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Muslim Non-profit Organizations

Decision Making

Muslim Charities

Canadian Muslims

Muslims make up about 3.2% of the total population of Canada (Census 2011, Statistics Canada), and are one of the fastest growing segments. The population of Muslims is increasing, and so is the need to get services for the community. The most important issue facing the Muslim community is treatment by the broader society. It accounts for poor treatment (discrimination), Islamophobia, and stereotyping by the media. Issues of international terrorism which media has portrayed as the reflection of the teachings of Islam have augmented fear among Muslims in Canada. Many fear their safety in public places, for example, possible attacks in parking lots, or on the street.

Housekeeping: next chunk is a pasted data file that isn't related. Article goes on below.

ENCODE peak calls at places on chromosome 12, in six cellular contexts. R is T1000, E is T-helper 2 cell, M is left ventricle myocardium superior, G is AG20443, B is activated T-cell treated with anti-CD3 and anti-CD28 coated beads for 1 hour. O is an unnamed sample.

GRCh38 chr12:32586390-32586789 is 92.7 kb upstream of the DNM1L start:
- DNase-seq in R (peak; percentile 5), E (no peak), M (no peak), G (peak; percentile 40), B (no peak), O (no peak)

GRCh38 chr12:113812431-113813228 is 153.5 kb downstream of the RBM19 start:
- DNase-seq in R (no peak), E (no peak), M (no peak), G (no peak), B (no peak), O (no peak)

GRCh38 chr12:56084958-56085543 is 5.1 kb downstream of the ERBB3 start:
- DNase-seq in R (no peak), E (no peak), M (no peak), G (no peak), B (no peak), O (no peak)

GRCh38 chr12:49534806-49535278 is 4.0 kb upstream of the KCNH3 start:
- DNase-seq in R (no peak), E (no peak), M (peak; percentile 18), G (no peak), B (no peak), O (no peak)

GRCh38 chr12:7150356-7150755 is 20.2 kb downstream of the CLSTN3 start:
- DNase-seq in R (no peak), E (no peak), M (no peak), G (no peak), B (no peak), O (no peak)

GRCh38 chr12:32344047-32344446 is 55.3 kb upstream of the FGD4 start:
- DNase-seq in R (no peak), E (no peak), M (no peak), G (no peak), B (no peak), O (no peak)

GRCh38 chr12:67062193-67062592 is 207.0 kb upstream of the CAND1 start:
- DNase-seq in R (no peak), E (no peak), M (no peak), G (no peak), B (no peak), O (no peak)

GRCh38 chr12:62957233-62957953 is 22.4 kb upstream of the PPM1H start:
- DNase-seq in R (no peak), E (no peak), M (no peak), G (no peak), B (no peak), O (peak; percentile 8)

Almost seven out of ten Muslims in Canada are foreign-born, mainly originating from Asia and Africa. Initially, as landed immigrants, they wanted to retain their culture, beliefs and principles adopted from abroad, or their counties of origin, and at the same time catch up on education and the Canadian lifestyle. Integration, while not necessarily a means of assimilation into Canadian life, is among the essential ways for foreign-born Muslims to adopt. This adjustment is less likely foreseeable by Canadian-born children who have inhaled the life of Canada from their first breath. Now, a family which combines the two groups is living in the same era, albeit, in different ways of viewing things, and is embracing entirely different values. The story rolls out and reaches a broader range of Canadians, including other cultures, beliefs, faith affiliations and socio-economic status, and how Muslim families who have already endured a disharmonious pattern within their household, are able to integrate with communities from other backgrounds.